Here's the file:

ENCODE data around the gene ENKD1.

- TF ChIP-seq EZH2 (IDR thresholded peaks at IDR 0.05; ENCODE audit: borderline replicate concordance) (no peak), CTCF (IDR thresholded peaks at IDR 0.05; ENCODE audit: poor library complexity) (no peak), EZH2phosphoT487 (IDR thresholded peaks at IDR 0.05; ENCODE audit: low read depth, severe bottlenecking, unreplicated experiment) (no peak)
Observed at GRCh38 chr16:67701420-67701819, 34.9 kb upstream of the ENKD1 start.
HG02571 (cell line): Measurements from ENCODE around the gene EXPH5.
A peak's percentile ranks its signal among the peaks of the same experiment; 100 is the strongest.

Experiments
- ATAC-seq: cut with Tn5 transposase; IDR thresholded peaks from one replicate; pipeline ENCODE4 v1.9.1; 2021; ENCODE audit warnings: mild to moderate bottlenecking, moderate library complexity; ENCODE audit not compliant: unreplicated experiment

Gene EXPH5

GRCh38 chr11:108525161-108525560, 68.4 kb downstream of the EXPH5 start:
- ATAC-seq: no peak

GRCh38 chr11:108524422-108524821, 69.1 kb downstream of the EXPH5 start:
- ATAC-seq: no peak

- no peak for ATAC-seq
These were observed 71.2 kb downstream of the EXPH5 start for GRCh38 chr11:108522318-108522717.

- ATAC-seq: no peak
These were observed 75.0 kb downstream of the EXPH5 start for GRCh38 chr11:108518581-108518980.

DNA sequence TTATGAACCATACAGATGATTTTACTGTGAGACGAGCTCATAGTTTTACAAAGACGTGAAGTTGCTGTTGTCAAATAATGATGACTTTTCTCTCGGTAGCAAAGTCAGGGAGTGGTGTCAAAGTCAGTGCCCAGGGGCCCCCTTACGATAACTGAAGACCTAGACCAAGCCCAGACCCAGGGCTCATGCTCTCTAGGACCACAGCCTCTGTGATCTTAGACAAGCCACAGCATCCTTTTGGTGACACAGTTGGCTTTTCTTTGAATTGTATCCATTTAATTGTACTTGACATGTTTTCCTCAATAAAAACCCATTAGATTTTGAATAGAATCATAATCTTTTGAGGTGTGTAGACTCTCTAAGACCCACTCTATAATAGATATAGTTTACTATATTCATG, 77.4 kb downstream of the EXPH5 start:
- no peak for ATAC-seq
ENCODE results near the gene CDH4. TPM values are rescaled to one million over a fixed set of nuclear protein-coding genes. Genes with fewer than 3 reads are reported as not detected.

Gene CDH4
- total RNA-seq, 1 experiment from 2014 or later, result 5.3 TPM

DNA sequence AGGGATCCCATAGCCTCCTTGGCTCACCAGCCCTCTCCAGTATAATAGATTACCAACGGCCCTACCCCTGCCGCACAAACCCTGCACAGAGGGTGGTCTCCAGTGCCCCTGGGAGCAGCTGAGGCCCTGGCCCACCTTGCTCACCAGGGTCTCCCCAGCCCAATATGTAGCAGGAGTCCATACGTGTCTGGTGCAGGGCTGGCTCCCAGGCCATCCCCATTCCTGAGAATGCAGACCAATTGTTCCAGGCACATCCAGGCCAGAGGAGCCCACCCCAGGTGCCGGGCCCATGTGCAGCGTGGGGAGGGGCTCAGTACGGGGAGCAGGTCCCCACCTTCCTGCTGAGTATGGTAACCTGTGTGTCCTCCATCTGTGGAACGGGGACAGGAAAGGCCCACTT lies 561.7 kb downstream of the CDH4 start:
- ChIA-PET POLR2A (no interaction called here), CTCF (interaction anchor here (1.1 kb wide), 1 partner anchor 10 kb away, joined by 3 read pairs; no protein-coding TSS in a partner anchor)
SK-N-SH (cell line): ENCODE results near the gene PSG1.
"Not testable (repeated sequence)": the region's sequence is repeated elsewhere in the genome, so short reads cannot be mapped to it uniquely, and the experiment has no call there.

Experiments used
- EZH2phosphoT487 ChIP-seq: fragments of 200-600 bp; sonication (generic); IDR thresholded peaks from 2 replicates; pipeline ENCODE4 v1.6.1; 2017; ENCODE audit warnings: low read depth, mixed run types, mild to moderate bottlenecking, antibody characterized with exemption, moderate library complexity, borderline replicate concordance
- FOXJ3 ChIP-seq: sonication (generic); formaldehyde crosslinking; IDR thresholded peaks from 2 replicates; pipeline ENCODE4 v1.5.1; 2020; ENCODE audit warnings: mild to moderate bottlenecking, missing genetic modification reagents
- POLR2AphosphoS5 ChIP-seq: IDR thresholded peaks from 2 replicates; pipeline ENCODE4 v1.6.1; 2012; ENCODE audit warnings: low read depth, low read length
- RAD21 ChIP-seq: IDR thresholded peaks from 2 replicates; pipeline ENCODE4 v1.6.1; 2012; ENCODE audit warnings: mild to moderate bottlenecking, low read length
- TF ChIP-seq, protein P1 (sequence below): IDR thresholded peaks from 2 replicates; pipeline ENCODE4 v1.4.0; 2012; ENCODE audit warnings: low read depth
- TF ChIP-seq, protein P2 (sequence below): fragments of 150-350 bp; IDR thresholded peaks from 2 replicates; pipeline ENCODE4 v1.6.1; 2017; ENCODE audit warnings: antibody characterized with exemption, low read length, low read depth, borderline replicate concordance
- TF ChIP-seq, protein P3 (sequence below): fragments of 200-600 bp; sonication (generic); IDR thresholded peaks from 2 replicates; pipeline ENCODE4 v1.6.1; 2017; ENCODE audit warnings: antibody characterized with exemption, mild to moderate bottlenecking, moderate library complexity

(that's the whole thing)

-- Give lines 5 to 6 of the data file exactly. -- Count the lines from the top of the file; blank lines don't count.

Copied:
A peak's percentile ranks its signal among the peaks of the same experiment; 100 is the strongest.

Experiments